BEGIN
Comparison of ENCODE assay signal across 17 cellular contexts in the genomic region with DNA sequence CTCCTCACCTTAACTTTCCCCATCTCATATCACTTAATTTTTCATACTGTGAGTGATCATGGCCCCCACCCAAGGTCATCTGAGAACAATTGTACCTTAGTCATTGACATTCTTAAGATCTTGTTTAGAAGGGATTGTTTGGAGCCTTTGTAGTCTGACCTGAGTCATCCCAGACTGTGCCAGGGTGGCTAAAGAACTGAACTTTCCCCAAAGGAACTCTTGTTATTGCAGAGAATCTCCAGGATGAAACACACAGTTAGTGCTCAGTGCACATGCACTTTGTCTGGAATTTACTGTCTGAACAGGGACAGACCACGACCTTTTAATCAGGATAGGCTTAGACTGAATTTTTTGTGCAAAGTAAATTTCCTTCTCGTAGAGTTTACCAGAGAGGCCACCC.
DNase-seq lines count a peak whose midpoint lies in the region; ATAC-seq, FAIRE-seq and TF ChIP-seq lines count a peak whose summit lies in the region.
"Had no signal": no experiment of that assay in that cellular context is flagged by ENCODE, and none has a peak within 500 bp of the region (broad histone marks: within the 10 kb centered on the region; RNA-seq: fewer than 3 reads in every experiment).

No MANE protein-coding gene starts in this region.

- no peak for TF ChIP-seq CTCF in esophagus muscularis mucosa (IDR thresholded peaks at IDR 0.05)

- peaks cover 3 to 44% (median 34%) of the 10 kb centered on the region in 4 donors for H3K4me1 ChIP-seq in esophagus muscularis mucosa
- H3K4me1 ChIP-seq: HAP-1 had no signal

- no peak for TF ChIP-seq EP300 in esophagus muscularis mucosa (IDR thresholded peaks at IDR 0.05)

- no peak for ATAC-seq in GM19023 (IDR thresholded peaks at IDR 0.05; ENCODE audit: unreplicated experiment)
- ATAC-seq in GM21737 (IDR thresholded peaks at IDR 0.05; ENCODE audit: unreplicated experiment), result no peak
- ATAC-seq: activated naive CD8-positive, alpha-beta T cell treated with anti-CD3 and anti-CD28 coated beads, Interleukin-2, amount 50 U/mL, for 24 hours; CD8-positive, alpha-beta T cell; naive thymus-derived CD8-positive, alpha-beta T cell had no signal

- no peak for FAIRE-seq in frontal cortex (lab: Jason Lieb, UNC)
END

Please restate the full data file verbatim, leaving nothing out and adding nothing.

Comparison of ENCODE assay signal across 17 cellular contexts in the genomic region with DNA sequence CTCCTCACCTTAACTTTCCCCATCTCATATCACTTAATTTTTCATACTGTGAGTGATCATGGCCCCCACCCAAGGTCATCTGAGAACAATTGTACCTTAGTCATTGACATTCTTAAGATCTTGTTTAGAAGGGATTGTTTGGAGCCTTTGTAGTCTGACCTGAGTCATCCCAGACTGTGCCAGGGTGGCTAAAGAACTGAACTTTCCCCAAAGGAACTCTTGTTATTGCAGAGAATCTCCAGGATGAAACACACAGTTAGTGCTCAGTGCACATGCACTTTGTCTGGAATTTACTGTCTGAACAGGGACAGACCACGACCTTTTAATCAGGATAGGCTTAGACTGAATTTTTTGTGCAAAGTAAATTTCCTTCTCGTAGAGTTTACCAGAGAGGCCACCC.
DNase-seq lines count a peak whose midpoint lies in the region; ATAC-seq, FAIRE-seq and TF ChIP-seq lines count a peak whose summit lies in the region.
"Had no signal": no experiment of that assay in that cellular context is flagged by ENCODE, and none has a peak within 500 bp of the region (broad histone marks: within the 10 kb centered on the region; RNA-seq: fewer than 3 reads in every experiment).

No MANE protein-coding gene starts in this region.

- no peak for TF ChIP-seq CTCF in esophagus muscularis mucosa (IDR thresholded peaks at IDR 0.05)

- peaks cover 3 to 44% (median 34%) of the 10 kb centered on the region in 4 donors for H3K4me1 ChIP-seq in esophagus muscularis mucosa
- H3K4me1 ChIP-seq: HAP-1 had no signal

- no peak for TF ChIP-seq EP300 in esophagus muscularis mucosa (IDR thresholded peaks at IDR 0.05)

- no peak for ATAC-seq in GM19023 (IDR thresholded peaks at IDR 0.05; ENCODE audit: unreplicated experiment)
- ATAC-seq in GM21737 (IDR thresholded peaks at IDR 0.05; ENCODE audit: unreplicated experiment), result no peak
- ATAC-seq: activated naive CD8-positive, alpha-beta T cell treated with anti-CD3 and anti-CD28 coated beads, Interleukin-2, amount 50 U/mL, for 24 hours; CD8-positive, alpha-beta T cell; naive thymus-derived CD8-positive, alpha-beta T cell had no signal

- no peak for FAIRE-seq in frontal cortex (lab: Jason Lieb, UNC)